Effective this year, county boards of supervisors can establish multijurisdictional assessment appeal boards in California. While larger counties will most likely not share boards, it may be a viable option for some smaller counties.
A multicounty assessment appeal board is established by the enactment of an ordinance by each participating county. The ordinance must be operative for at least four years.
The board must have a minimum of three members, including one appointed representative from each participating county. The lengths of the member's terms must be staggered so that no more than two members' terms expire at the same time.
Board members must have at least five years of professional experience in California as a CPA, public accountant, licensed real estate broker, attorney, or accredited property appraiser. Elected members of the boards of supervisors are ineligible to serve and former employees of an assessor's office cannot serve within three years after leaving their positions.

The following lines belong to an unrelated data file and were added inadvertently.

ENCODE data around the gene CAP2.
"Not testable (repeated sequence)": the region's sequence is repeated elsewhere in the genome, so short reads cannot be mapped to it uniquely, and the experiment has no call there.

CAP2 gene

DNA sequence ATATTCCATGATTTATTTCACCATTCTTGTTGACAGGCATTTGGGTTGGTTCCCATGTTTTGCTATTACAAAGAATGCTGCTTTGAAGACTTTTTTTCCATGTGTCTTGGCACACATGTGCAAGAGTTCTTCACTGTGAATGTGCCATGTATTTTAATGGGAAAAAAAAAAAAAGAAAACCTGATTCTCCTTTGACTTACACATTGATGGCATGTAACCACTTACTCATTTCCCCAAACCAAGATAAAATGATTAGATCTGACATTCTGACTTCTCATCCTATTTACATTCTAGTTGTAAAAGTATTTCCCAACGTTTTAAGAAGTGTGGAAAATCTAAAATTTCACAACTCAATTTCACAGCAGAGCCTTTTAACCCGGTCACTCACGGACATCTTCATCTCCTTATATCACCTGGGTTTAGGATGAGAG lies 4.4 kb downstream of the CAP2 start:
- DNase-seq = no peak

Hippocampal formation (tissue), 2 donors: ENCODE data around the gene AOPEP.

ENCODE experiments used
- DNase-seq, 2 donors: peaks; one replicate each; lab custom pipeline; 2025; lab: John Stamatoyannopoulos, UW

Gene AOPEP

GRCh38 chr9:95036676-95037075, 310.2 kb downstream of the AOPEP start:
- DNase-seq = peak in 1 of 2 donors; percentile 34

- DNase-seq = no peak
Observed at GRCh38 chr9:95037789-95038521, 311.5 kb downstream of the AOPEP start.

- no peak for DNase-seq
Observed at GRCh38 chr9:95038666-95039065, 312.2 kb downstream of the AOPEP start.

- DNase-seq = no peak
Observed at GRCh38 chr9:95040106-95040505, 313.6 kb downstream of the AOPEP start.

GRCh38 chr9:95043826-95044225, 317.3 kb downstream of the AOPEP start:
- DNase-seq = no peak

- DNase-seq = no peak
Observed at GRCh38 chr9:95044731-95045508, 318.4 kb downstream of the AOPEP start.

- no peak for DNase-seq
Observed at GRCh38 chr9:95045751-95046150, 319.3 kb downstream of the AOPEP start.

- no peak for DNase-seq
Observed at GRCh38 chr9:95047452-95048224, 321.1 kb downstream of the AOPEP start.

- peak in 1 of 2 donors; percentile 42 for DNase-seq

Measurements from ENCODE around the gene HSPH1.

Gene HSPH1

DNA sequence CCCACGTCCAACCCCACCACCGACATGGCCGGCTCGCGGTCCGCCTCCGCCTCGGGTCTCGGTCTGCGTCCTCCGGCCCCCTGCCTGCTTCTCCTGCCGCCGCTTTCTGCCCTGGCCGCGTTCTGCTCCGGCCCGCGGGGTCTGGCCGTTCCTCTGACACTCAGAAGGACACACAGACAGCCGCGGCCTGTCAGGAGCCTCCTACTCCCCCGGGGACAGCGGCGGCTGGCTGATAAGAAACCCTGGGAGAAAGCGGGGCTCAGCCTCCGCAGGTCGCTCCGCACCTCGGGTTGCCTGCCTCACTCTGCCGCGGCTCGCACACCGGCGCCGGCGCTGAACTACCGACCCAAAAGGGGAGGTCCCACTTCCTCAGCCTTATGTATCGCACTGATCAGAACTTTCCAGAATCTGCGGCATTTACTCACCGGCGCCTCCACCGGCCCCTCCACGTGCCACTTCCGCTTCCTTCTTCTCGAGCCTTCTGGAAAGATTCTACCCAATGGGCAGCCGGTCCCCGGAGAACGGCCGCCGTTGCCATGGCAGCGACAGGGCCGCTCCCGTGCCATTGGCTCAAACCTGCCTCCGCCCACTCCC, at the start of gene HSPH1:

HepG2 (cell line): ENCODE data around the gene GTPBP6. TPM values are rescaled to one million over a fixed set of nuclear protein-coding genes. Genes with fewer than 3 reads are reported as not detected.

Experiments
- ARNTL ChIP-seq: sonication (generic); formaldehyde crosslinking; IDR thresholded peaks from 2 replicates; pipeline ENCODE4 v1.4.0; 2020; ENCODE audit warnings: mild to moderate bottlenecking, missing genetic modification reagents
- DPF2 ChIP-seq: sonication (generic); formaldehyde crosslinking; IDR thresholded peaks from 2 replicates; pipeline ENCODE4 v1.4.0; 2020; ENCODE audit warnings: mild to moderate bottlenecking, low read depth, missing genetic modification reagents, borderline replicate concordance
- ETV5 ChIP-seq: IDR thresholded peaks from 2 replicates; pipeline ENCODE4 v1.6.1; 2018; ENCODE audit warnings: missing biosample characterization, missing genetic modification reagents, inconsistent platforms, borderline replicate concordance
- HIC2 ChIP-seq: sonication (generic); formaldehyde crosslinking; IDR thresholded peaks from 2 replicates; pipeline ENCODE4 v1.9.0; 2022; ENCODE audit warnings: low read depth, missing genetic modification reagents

Property owners will continue to file their appeal applications with the clerk of the county where their property is located. Each county clerk will schedule hearings unless the participating counties appoint a single clerk to serve as the lead clerk for the multicounty assessment appeal board.
Any legal action filed by a property owner or the county assessor challenging the multicounty assessment appeal board's decision must be filed in the superior court where the property is located.